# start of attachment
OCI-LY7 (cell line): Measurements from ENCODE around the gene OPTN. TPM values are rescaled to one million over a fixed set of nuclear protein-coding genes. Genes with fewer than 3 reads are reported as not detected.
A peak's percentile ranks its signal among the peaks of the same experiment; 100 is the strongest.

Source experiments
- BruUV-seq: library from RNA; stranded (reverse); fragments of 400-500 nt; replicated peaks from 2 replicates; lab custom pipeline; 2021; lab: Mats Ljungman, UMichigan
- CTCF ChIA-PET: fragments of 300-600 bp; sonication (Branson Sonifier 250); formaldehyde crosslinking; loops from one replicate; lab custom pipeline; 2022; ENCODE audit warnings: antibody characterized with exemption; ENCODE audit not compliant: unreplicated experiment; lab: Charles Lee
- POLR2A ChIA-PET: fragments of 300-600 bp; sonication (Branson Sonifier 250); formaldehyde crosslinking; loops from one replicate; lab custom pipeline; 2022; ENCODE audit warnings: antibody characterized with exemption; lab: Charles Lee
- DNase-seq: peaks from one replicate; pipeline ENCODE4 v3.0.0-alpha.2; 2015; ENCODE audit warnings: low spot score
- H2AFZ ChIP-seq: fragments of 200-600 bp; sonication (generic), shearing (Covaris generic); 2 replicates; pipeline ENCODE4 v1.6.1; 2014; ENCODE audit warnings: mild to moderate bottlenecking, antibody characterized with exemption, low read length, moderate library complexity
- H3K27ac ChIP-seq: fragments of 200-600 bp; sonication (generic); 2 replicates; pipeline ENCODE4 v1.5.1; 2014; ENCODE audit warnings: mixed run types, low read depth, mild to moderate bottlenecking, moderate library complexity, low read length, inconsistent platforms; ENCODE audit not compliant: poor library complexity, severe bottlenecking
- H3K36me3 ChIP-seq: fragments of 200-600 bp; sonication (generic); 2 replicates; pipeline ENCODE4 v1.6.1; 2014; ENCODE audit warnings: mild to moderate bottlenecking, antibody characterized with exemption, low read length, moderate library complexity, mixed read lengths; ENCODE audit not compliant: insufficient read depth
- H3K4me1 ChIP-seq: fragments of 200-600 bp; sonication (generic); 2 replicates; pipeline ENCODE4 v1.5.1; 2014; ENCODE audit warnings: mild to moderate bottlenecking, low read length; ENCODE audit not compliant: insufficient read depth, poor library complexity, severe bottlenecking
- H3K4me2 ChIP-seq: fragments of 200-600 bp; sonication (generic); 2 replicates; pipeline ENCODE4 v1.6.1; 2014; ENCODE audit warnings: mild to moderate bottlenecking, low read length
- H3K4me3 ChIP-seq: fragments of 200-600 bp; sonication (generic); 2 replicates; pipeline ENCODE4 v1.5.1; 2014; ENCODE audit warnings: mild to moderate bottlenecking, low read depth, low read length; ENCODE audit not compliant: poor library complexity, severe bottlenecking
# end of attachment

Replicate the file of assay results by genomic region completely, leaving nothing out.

OCI-LY7 (cell line): Measurements from ENCODE around the gene OPTN. TPM values are rescaled to one million over a fixed set of nuclear protein-coding genes. Genes with fewer than 3 reads are reported as not detected.
A peak's percentile ranks its signal among the peaks of the same experiment; 100 is the strongest.

Source experiments
- BruUV-seq: library from RNA; stranded (reverse); fragments of 400-500 nt; replicated peaks from 2 replicates; lab custom pipeline; 2021; lab: Mats Ljungman, UMichigan
- CTCF ChIA-PET: fragments of 300-600 bp; sonication (Branson Sonifier 250); formaldehyde crosslinking; loops from one replicate; lab custom pipeline; 2022; ENCODE audit warnings: antibody characterized with exemption; ENCODE audit not compliant: unreplicated experiment; lab: Charles Lee
- POLR2A ChIA-PET: fragments of 300-600 bp; sonication (Branson Sonifier 250); formaldehyde crosslinking; loops from one replicate; lab custom pipeline; 2022; ENCODE audit warnings: antibody characterized with exemption; lab: Charles Lee
- DNase-seq: peaks from one replicate; pipeline ENCODE4 v3.0.0-alpha.2; 2015; ENCODE audit warnings: low spot score
- H2AFZ ChIP-seq: fragments of 200-600 bp; sonication (generic), shearing (Covaris generic); 2 replicates; pipeline ENCODE4 v1.6.1; 2014; ENCODE audit warnings: mild to moderate bottlenecking, antibody characterized with exemption, low read length, moderate library complexity
- H3K27ac ChIP-seq: fragments of 200-600 bp; sonication (generic); 2 replicates; pipeline ENCODE4 v1.5.1; 2014; ENCODE audit warnings: mixed run types, low read depth, mild to moderate bottlenecking, moderate library complexity, low read length, inconsistent platforms; ENCODE audit not compliant: poor library complexity, severe bottlenecking
- H3K36me3 ChIP-seq: fragments of 200-600 bp; sonication (generic); 2 replicates; pipeline ENCODE4 v1.6.1; 2014; ENCODE audit warnings: mild to moderate bottlenecking, antibody characterized with exemption, low read length, moderate library complexity, mixed read lengths; ENCODE audit not compliant: insufficient read depth
- H3K4me1 ChIP-seq: fragments of 200-600 bp; sonication (generic); 2 replicates; pipeline ENCODE4 v1.5.1; 2014; ENCODE audit warnings: mild to moderate bottlenecking, low read length; ENCODE audit not compliant: insufficient read depth, poor library complexity, severe bottlenecking
- H3K4me2 ChIP-seq: fragments of 200-600 bp; sonication (generic); 2 replicates; pipeline ENCODE4 v1.6.1; 2014; ENCODE audit warnings: mild to moderate bottlenecking, low read length
- H3K4me3 ChIP-seq: fragments of 200-600 bp; sonication (generic); 2 replicates; pipeline ENCODE4 v1.5.1; 2014; ENCODE audit warnings: mild to moderate bottlenecking, low read depth, low read length; ENCODE audit not compliant: poor library complexity, severe bottlenecking